The sudden death of a loved one creates a chaotic aftermath as survivors grapple with emotional turmoil and face a financially insecure future. If you are facing these circumstances, a wrongful death settlement can restore some order and bring some peace to your family by recovering losses and putting your family’s financial future back on solid ground.
To ensure you receive a fair and substantial settlement, trust your case to a skilled wrongful death lawyer from Shelly Leeke Law Firm.
What Is a Wrongful Death Claim?
If a person is injured because of someone else’s intentional act or negligence, the victim can file a personal injury claim to collect compensation for accident-related damages. When a person dies under those circumstances, South Carolina allows the deceased victim’s survivors to file a wrongful death claim to recover the losses incurred by their loved one’s death.
South Carolina Code §15-51-10 allows these claims “Whenever the death of a person shall be caused by the wrongful act, neglect or default of another and the act, neglect or default is such as would…have entitled the party injured to maintain an action and recover damages…” Filing a wrongful death claim is like filing a personal injury claim on behalf of the victim.
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What Types of Acts Warrant a Wrongful Death Claim?
Any event in which a person causes the death of another because of an intentional act of violence or an act of negligence may warrant a wrongful death claim.
- Fatal car accidents that occur because of the at-fault party’s reckless or distracted driving
- Arguments that turn deadly when one party shoots the other
- Medical malpractice situations, when a doctor should have known better, but misdiagnoses and mistreats the victim
- Nursing home deaths caused by lack of care or outright abuse
Who Can File a Wrongful Death Claim?
Different states have their own eligibility requirements for wrongful death claimants. Under South Carolina Code 15-51-20, an executor, the administrator of the victim’s estate, holds eligibility. Executors are usually named in the deceased person’s will. If the victim did not have a will, or if the executor named does not want to or cannot fulfill this responsibility, the court can name someone else.
While the executor is the one who pursues the wrongful death claim, collected damages belong to the victim’s surviving family members. In South Carolina, relatives eligible to collect damages include the victim’s:
- Surviving spouse and children
- Parents, if there is no surviving spouse or children
- Heir, if there are no surviving parents, spouse, or children
For the best outcomes, it is best for the executor and survivors to partner with an experienced wrongful death attorney to manage the filing and all other parts of the process properly and efficiently.
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What Kinds of Damages Can You Demand in a Wrongful Death Case?
There are three categories of damages you can pursue, depending on the circumstances of the case: Non-economic damages, economic damages, and punitive damages.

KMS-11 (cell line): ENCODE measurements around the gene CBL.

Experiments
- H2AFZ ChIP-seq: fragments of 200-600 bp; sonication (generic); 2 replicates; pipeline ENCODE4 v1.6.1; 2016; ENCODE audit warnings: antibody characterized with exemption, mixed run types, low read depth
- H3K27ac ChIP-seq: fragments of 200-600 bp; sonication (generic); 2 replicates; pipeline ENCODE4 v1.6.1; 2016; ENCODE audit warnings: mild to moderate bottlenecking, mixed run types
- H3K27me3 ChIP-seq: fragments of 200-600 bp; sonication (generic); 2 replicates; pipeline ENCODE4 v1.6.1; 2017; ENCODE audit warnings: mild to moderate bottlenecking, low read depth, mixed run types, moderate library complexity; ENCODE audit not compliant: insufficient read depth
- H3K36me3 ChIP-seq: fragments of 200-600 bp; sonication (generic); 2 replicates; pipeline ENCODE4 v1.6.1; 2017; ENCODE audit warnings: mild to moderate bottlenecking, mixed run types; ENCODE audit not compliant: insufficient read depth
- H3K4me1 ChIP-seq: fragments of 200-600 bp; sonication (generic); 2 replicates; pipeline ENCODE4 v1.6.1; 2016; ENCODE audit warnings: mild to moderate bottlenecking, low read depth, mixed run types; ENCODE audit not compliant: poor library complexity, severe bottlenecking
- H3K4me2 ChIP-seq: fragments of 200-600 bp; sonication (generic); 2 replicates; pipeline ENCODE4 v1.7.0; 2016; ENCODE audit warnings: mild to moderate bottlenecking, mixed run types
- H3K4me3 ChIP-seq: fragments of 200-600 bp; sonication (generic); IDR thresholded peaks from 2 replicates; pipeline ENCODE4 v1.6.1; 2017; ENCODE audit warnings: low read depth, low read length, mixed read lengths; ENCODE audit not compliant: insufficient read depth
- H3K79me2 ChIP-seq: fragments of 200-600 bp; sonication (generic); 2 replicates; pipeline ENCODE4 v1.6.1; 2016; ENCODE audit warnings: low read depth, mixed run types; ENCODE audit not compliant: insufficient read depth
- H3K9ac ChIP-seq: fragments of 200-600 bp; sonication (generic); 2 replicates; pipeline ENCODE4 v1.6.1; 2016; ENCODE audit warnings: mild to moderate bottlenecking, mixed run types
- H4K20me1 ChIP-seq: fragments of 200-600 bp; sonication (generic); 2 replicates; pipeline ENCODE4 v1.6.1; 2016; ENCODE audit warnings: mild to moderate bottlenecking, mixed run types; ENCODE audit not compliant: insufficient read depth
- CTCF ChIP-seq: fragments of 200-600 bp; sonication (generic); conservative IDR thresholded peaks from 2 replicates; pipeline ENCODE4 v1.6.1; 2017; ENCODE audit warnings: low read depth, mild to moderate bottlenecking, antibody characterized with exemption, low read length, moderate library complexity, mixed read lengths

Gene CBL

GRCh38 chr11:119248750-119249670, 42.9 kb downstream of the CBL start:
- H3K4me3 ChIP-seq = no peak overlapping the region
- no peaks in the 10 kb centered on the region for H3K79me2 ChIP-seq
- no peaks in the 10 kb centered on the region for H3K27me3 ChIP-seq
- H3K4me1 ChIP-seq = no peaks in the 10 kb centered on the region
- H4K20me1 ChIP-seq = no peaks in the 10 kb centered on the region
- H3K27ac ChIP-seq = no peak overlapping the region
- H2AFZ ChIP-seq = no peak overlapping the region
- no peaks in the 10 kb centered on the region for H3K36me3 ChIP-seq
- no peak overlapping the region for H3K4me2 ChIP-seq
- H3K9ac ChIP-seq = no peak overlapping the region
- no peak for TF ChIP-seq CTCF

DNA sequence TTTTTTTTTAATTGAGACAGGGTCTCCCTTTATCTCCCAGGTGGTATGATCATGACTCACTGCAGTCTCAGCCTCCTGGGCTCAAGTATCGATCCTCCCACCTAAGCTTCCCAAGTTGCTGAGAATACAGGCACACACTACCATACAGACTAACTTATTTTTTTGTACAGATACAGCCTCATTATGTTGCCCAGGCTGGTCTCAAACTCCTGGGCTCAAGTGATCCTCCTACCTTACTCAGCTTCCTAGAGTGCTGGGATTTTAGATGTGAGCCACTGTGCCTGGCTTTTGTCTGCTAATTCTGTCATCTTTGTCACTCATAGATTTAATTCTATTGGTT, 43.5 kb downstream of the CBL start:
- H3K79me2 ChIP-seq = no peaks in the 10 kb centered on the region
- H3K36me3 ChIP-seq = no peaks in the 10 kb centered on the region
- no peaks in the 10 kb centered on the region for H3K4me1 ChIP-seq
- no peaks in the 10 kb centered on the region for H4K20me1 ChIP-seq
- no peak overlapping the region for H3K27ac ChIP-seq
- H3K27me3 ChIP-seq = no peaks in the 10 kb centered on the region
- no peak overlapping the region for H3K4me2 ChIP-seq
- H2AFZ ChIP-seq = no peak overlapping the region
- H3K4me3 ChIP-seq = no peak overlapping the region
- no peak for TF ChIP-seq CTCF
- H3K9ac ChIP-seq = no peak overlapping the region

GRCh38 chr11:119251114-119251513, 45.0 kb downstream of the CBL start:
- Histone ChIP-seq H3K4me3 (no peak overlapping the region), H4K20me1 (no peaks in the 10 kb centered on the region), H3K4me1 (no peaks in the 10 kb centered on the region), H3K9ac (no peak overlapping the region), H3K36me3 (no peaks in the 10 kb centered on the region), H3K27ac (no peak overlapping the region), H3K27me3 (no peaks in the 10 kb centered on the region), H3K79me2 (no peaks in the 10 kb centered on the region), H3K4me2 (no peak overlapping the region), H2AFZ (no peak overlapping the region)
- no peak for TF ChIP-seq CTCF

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What Are Non-Economic Damages?
Non-economic damages do not have a clear dollar value. They represent the emotional losses that followed your loved one’s death. In most wrongful death cases, non-economic damages include compensation for:
- The survivors’ emotional anguish incurred by the death of their loved one
- The loss of affection and emotional support the victim provided survivors. This loss is often phrased as “loss of consortium”
- The loss of experience, knowledge, and guidance
What Are Economic Damages?
Economic damages are easier to calculate. They encompass the financial losses resulting from your loved one’s death. Typically, survivors see coverage for:
- Lost income or other financial support. This includes lost wages, future earnings, retirement, or other benefits
- Medical expenses incurred if the loved one survived the initial act of violence or accident, but later succumbed to the injuries. Your lawyer may file a “survival action” in this type of situation
- Funeral, burial, and other end-of-life expenses
What Are Punitive Damages?
Where Non-economic and economic damages are compensatory, and “make up for” losses, punitive damages punish the at-fault party. Not every wrongful death case allows for the pursuit of punitive damages.
In South Carolina, these damages can be awarded when it can be proved” by clear and convincing evidence” that the victim’s death resulted from “the defendant’s wilful, wanton, or reckless conduct.” Simply stated, the at-fault party knew their actions, or lack of action, could lead to injury or death, but chose to act (or not act) anyway.
Punitive damages are capped at greater than three times the amount of non-economic and economic damages awarded, or $500,000.
How Long Do You Have to File a Wrongful Death Claim?
In South Carolina, you have three years from the date of your loved one’s death to file a wrongful death claim. If you file after this deadline passes, your case will almost definitely be dismissed.
Three years may seem like a long time, but the legal process often comes with complications. Secure representation from a wrongful death lawyer after your loved one’s death as soon as possible. This time will allow your attorney to investigate the circumstances of the death thoroughly, gather evidence to build a strong case, and deal with any complications that may arise long before the deadline approaches.
Are There Limits to the Settlement Amount You Can Collect?
Generally speaking, there are no limits to what you can sue for in a wrongful death claim in South Carolina. However, if your case is against particular entities, such as charities or government offices, or is based on medical malpractice.
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